This Little Lougheed report is submitted by our guest author Yannick Griep (picture below) who did the tour in the group of four people.
Little Lougheed: Information
Access roads to the Little Lougheed area can be seen in this zoomable map from Google:
Basic trail information
Little Lougheed is a 5.5 kilometer lightly trafficked out and back trail located near Canmore, Alberta, Canada that offers scenic views over the Spray Lakes Reservoir and is rated as difficult. The trail is best used from March until November.
Mount Lougheed has several summits, one of which is the “smaller” peak known as “Little Lougheed”. Little Lougheed is a fabulous hike with very few hands-on moments (you may encounter the odd part where you have to scramble up some boulders, but nothing too scary or wild) and is completely off the grid (Little Lougheed is not mentioned in most hiking books).
Reaching the trailhead
The trailhead is located near the Spray Lakes West Campground in Spray Valley Provincial Park off of Highway 742 (Smith-Dorrien Spray Lakes Trail) out of Canmore. This highway is probably one of my favorite roads to drive in Kananaskis Provincial Park because it is always a great spot to see wildlife. This time we saw a fox feasting on a white-tailed deer, as well as some baby Rocky Mountain sheep.
The trailhead starts at Spencer Creek and is 2.8 km south of Spurling Creek. The trailhead is hard to locate on maps. Tip: download the offline maps of Alltrails to locate the trailhead or locate the trailhead for West Wind Pass (the trail leading up to the summit of Windtower) on Google Maps and park your car alongside the road.
From here you will see a trail heading into the trees. There are some indicators for West Wind Pass and the High Rockies Trail. This is where your hike starts towards stunning views of the Spray Lakes Reservoir.
Part I: Hiking from the highway to the boulder field
The first part of the hike follows an easy to follow and well-maintained trail through a magical forest where moss covers most of the ground and you constantly hear the murmuring sound of a meandering creek. After a short walk, you reach an intersection where you will follow the indicators towards the High Rockies Trail for about fifteen minutes or until you reach another intersection.
This intersection is not as well indicated but you will notice a small marker (keep an eye out for a small rock cairn with orange flagging on the right-hand side of the trail) and follow the trail upwards into the trees.
So far, so good; the trail is still well-maintained and easy to follow but after a while, the trail becomes far less trafficked and finding the route becomes a bit of a challenge. Keep your eyes peeled for orange flagging on the side of the trail (often you will find orange flagging on small rocks or trees).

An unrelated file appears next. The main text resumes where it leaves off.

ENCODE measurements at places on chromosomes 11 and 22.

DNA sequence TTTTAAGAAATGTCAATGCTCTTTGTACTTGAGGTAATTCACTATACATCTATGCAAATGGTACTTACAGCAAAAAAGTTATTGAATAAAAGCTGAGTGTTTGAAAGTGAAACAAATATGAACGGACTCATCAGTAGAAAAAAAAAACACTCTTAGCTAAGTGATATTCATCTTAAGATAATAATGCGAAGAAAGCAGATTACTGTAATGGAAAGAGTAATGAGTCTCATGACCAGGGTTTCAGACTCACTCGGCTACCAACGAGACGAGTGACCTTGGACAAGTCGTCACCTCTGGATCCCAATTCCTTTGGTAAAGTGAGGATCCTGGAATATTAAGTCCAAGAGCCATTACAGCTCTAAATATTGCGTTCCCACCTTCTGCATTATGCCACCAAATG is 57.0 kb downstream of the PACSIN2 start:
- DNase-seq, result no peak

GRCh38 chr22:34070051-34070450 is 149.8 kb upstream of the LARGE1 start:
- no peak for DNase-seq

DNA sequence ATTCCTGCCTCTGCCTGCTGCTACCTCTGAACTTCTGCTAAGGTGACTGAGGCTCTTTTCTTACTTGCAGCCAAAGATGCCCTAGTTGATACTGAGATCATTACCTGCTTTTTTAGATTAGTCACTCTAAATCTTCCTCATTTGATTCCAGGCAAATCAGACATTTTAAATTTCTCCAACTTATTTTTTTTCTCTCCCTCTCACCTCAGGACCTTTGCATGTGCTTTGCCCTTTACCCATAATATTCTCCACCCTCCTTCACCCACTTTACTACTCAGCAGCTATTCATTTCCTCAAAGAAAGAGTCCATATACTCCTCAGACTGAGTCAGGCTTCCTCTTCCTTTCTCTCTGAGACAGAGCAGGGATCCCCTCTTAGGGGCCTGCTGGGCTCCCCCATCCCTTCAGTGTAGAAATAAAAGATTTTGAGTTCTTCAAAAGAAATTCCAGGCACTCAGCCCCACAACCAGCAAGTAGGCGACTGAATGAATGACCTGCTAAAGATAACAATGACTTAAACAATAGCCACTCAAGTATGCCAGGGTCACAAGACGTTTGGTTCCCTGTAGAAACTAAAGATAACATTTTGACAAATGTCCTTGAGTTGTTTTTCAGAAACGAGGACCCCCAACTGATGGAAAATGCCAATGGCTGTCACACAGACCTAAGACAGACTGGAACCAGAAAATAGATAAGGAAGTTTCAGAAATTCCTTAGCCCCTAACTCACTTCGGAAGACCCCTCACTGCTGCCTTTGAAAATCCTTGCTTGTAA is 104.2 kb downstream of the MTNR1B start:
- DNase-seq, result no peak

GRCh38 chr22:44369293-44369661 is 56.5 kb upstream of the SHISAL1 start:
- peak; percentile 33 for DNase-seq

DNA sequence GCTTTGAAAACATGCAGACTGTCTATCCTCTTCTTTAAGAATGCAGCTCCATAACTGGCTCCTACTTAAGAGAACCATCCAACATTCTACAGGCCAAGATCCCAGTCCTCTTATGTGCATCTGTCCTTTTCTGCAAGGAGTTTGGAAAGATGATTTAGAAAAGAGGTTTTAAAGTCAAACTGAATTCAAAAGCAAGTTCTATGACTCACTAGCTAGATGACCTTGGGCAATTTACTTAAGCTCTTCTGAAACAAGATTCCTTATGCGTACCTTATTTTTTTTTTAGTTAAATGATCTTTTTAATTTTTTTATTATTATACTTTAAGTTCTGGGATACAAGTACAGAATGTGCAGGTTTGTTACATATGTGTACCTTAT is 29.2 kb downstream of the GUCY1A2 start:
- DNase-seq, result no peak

Keep working your way up through the forest until you notice a very large boulder field (I promise you, you cannot miss this boulder field). Once you reached the boulder field, you have two choices: either work your way up through the boulders (for those of you looking for a more challenging hike) or stay to the right of the boulder field and continue your hike up through the forest (we opted for the latter option).
Part II: Hiking from the boulder field to the ridge and up the ridge
We bypassed the boulder field by following the trail through the forest. At this point the trail starts to pick up some incline and you will start to accumulate that elevation gain. Although this part is a bit more tenacious, you will soon reach the ridge where you can take a mid-way
break and enjoy the stellar views down to the Spray Lakes Reservoir.
From the ridge, you continue upwards the suddenly very steep and unrelenting trail toward the second treeline. With the exception of a few boulders to pick your way through, this is a pretty easy route upwards. Once you surpass this second treeline, the views over Spray Lakes Provincial Park become even more stunning. From here on, you are pushing for the summit.
Part III: The push for the summit
Once you left the second treeline behind you, the summit of Little Lougheed appears. Don’t let this proximity to the summit fool you however because the final 75 meters or so to the summit are very steep and the trail is covered with loose rock.
Make sure to stay to the left of the trail to avoid cliff bands and rocks tumbling down from the higher rock bands (although it is not too bad on the way up, these rubbly conditions can be quite challenging while descending). Keep working your way through the rubble to the summit, one step at a time.
Once you reach the summit ridge (about 25 meters from the actual summit), it is a walk in the park to the actual summit cairn. This final part has some minor exposed parts so be extra careful when walking the ridge.
If you want to enjoy lunch on the summit (like we did), head down from the summit to a lower rocky area (about 5 meters below the summit when facing Mount Lougheed) to enjoy breathtaking views of Mount Lougheed (can be seen on the right side) and Windtower (can be seen on the far-left side). Enjoy your well-deserved summit of Little Lougheed. We reached the summit of Little Lougheed in just under two hours.
Part IV. The descent
Although we could have stayed on the summit for a while longer to enjoy the amazing views, we eventually had to follow the advice of The Alan Parsons Project when they sang “what goes up, must come down”.
We started by going back down the same way we ascended Little Lougheed. However, when we reached the boulder field, we decided to partially short-cut our way down and went down straight through the boulder field. Once you passed the boulder field, it is a stroll back to the highway and your car.
We thank Yannick for this great report, and we invite you to read yet another he submitted here, the climb of Mount Temple in the same Canadian Rockies area. Thank you for reading.